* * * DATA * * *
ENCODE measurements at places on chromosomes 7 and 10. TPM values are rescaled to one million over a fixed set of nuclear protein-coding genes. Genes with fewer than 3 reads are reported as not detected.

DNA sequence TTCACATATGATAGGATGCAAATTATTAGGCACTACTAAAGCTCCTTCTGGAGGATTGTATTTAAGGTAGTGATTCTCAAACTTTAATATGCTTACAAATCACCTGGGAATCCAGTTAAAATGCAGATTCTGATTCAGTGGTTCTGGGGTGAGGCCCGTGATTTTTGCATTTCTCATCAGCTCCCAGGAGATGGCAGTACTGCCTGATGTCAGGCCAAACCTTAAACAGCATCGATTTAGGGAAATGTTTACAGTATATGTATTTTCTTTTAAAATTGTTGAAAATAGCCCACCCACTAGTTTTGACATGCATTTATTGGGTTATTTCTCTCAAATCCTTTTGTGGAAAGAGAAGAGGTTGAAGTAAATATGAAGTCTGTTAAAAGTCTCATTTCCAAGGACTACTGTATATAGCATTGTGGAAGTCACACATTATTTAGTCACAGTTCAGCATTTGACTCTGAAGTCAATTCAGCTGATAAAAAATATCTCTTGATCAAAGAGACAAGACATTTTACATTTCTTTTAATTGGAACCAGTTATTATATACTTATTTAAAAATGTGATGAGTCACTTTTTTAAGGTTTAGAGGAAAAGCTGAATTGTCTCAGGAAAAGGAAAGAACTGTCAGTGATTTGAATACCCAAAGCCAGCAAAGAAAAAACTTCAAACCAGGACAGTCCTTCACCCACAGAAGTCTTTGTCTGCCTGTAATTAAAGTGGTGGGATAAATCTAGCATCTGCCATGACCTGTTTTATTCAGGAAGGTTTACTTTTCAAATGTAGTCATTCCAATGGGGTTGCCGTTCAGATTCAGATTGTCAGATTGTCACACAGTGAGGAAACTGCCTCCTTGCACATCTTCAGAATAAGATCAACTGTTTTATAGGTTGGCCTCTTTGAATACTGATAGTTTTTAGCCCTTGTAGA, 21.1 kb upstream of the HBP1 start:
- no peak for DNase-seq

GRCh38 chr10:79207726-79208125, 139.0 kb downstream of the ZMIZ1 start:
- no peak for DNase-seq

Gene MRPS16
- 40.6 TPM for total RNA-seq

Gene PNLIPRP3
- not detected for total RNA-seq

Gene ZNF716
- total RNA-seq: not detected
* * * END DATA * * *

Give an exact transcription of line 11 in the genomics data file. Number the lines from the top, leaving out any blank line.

- total RNA-seq: not detected